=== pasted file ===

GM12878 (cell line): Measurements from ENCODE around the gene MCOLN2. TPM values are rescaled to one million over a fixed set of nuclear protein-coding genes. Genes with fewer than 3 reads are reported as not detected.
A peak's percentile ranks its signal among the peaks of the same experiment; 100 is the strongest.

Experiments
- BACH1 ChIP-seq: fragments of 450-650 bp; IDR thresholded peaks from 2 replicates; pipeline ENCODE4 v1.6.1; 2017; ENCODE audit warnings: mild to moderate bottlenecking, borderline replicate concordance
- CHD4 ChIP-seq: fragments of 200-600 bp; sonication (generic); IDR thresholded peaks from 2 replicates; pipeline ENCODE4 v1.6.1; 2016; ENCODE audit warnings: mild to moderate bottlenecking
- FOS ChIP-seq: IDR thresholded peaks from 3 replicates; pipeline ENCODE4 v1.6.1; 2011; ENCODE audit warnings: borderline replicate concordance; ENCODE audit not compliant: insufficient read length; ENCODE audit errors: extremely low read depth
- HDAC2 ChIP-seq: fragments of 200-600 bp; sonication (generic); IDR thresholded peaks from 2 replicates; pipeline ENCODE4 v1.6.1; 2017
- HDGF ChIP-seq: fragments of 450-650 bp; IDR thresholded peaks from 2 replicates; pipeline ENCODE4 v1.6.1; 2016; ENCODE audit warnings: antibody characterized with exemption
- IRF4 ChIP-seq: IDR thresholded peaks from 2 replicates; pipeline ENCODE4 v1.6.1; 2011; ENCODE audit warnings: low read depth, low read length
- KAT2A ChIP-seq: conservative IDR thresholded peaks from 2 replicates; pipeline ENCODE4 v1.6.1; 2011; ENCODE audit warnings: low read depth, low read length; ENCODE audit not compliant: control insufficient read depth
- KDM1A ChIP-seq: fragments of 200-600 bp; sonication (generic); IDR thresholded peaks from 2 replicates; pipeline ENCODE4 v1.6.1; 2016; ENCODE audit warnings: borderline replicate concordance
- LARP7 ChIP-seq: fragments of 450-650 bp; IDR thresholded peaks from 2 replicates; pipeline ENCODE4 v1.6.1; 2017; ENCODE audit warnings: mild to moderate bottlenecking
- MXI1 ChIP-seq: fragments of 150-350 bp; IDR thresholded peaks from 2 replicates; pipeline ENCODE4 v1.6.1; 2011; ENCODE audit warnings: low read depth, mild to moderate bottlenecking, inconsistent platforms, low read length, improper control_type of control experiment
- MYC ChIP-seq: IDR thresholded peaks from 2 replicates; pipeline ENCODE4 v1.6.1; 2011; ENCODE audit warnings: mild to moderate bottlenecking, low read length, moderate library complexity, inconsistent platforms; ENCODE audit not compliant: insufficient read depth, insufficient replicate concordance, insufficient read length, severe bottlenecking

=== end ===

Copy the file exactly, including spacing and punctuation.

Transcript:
GM12878 (cell line): Measurements from ENCODE around the gene MCOLN2. TPM values are rescaled to one million over a fixed set of nuclear protein-coding genes. Genes with fewer than 3 reads are reported as not detected.
A peak's percentile ranks its signal among the peaks of the same experiment; 100 is the strongest.

Experiments
- BACH1 ChIP-seq: fragments of 450-650 bp; IDR thresholded peaks from 2 replicates; pipeline ENCODE4 v1.6.1; 2017; ENCODE audit warnings: mild to moderate bottlenecking, borderline replicate concordance
- CHD4 ChIP-seq: fragments of 200-600 bp; sonication (generic); IDR thresholded peaks from 2 replicates; pipeline ENCODE4 v1.6.1; 2016; ENCODE audit warnings: mild to moderate bottlenecking
- FOS ChIP-seq: IDR thresholded peaks from 3 replicates; pipeline ENCODE4 v1.6.1; 2011; ENCODE audit warnings: borderline replicate concordance; ENCODE audit not compliant: insufficient read length; ENCODE audit errors: extremely low read depth
- HDAC2 ChIP-seq: fragments of 200-600 bp; sonication (generic); IDR thresholded peaks from 2 replicates; pipeline ENCODE4 v1.6.1; 2017
- HDGF ChIP-seq: fragments of 450-650 bp; IDR thresholded peaks from 2 replicates; pipeline ENCODE4 v1.6.1; 2016; ENCODE audit warnings: antibody characterized with exemption
- IRF4 ChIP-seq: IDR thresholded peaks from 2 replicates; pipeline ENCODE4 v1.6.1; 2011; ENCODE audit warnings: low read depth, low read length
- KAT2A ChIP-seq: conservative IDR thresholded peaks from 2 replicates; pipeline ENCODE4 v1.6.1; 2011; ENCODE audit warnings: low read depth, low read length; ENCODE audit not compliant: control insufficient read depth
- KDM1A ChIP-seq: fragments of 200-600 bp; sonication (generic); IDR thresholded peaks from 2 replicates; pipeline ENCODE4 v1.6.1; 2016; ENCODE audit warnings: borderline replicate concordance
- LARP7 ChIP-seq: fragments of 450-650 bp; IDR thresholded peaks from 2 replicates; pipeline ENCODE4 v1.6.1; 2017; ENCODE audit warnings: mild to moderate bottlenecking
- MXI1 ChIP-seq: fragments of 150-350 bp; IDR thresholded peaks from 2 replicates; pipeline ENCODE4 v1.6.1; 2011; ENCODE audit warnings: low read depth, mild to moderate bottlenecking, inconsistent platforms, low read length, improper control_type of control experiment
- MYC ChIP-seq: IDR thresholded peaks from 2 replicates; pipeline ENCODE4 v1.6.1; 2011; ENCODE audit warnings: mild to moderate bottlenecking, low read length, moderate library complexity, inconsistent platforms; ENCODE audit not compliant: insufficient read depth, insufficient replicate concordance, insufficient read length, severe bottlenecking